How are Kidney Stones (Other Kidney Complications) Associated With Gout?

Shahid Iquebal   by Shahid Iquebal, M.Pharm.    Last updated on October 4, 2019,

gout affect kidneys

Gout and Kidneys: How Can Gout Affect Your Kidneys?

Individuals living with gout can face challenges, pain and unpredictability, especially if lifestyle changes haven’t brought their uric acid levels down to normal. If gout attacks become more frequent, you may develop chronic gout, which can stress other systems in your body, especially your renal system.

Kidneys hold a pivotal role in your renal system, and they manage the outflow of waste products. Uric acid is one of these natural waste products, and when it builds up it can form sharp uric acid crystals which are the main culprits in gout attacks. Since the kidneys are responsible for filtering out uric acid, it’s no surprise that gout and kidney health are closely dependant.

Kidney stones can be considered as a complication of gout because extra uric acid can collect in the urinary tract and crystallize into stones. In rare cases, uric acid crystals form right in the kidney and cause serious kidney problems.

When you are having gout, your health of kidney largely depends on how well you manage your condition, but simply keeping your blood uric acid level down may not be enough to prevent kidney trouble. In severe cases, gout can hamper your kidney health to the extent of chronic kidney disease and even kidney failure when the kidney is being overworked to dispose the excess of uric acid which have accumulated in gout condition.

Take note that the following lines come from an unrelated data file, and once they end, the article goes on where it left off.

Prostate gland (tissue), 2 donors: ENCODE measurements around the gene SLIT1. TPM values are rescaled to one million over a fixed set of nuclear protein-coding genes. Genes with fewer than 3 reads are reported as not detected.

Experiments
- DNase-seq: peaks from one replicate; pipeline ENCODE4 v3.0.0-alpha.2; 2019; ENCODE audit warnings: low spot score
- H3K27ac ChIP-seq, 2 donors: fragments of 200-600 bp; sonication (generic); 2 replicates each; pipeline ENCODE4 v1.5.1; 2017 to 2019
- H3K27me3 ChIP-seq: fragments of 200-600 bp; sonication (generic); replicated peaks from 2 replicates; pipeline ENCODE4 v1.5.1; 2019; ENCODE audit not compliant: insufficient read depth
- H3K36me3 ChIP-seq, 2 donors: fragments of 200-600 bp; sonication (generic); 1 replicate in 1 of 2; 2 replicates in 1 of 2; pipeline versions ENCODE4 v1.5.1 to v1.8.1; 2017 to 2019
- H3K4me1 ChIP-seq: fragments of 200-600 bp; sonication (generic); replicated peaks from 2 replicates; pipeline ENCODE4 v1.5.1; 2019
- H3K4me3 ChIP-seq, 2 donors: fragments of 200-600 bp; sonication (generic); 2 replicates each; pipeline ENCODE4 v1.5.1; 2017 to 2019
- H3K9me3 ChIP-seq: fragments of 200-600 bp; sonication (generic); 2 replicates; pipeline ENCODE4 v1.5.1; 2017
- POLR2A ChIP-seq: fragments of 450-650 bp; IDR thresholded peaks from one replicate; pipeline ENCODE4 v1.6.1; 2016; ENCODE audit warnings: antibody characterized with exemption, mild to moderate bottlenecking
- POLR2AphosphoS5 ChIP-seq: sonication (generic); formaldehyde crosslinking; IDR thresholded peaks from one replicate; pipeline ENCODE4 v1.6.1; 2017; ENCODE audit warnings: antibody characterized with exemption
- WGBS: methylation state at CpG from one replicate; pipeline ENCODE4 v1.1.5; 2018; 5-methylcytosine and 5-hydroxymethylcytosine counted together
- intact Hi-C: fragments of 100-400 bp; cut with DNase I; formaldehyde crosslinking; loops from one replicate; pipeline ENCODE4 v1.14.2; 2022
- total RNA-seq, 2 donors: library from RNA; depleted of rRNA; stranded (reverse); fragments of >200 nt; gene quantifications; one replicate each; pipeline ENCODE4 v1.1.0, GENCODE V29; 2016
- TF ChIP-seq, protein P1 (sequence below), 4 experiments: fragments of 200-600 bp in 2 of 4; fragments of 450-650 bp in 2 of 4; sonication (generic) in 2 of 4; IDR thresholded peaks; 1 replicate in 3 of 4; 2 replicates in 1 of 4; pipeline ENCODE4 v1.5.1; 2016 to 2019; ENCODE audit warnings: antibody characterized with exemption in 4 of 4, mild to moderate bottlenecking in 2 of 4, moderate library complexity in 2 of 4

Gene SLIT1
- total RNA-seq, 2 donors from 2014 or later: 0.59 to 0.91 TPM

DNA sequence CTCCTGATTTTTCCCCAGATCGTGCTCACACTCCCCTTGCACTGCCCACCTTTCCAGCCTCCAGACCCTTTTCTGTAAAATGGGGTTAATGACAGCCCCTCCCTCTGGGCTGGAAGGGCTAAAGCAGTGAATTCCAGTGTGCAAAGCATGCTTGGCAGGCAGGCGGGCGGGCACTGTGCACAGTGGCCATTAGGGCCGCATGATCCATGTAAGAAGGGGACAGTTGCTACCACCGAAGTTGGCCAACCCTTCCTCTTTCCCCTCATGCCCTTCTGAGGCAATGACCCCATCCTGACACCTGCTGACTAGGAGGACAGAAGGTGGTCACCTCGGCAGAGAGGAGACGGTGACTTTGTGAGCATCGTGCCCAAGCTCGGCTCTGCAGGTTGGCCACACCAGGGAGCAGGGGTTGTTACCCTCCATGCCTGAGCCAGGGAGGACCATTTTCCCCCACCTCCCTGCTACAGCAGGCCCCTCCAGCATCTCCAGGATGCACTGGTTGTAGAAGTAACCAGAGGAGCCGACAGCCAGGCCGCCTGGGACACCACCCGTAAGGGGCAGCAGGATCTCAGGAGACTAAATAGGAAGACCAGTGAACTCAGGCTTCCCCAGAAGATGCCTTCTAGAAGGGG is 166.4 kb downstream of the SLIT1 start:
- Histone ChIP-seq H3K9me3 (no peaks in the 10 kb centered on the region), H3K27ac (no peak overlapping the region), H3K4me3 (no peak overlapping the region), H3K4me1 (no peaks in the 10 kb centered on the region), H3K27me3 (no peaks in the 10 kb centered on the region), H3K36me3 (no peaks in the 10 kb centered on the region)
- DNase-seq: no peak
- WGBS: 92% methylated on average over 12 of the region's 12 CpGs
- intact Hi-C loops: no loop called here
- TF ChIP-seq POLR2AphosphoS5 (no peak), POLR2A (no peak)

More: Gout: Causes, Symptoms, Diagnosis, Prevention, Treatment

More: What Does Gout Look Like? How Do You Know You Have Gout?

How is gout a risk for kidney disease? What does gout do to the kidney?

The risk of developing a kidney disease gets multiplied when you are having gout. An estimated 40% of gout patients also have chronic kidney disease.

The relationship between gout and kidney disease is so marked because both conditions complement each other.

In normal physiology, a kidney excretes uric acid, and the deposition of this uric acid can crystallize, causing gout.  On the other hand, high levels of uric acid in the blood due to gout can speed up the progression of kidney diseases and deterioration of kidney health due to overwork. This vicious cycle exposes your kidney to greater risk of damage, which may eventually result in kidney failure.

More: Most Common Places for Gout Where Do You Get Gout

More: What Are The Causes And Risk Factors For Chronic Kidney Disease?

How can kidney stones affect your gout?

Kidney stones severely affect the kidney’s ability to excrete uric acid efficiently, hampering the normal physiology and compounding the problem of gout. Kidney problem can also complicate the treatment and management of the gout.

Non-steroidal anti-inflammatory drugs (NSAIDS) are often used as first line of treatment for the attack for acute gout, but if you are having chronic kidney disease, it’s not a good choice. Similarly, colchicine is often used for gout pain, but it brings side effects which can be unbearable if you are having a kidney disease simultaneously.

More: Kidney Stone Pain: How Does It Feel When You Have A Kidney Stone?

More: Kidney Stones (Renal Calculi): Causes, Symptoms, Diagnosis, Treatment

Drugs like allopurinol and febuxostat that block uric acid production can be a better solution, but any medication must be prescribed keeping in mind that further damage to kidney can be checked. There is no fit for all course of action for treating gout and kidney problems simultaneously; your doctor will have to choose to make a balance based on the severity of your gout pain, the severity of your kidney problems, and your overall health.

Shahid Iquebal

Shahid is a pharmacologist with masters in pharmaceutical sciences and pharmacology. In the past, he worked for Maxinov Healthcare Research Division and R.P Biotech. At DiseaseFix, he is a content guide and writer. He is also associated as a researcher with Integrated Resources Pvt Ltd. currently. Shahid’s areas of interests include cellular and molecular pharmacology, pre-clinical screening, and systemic and clinical Pharmacology.

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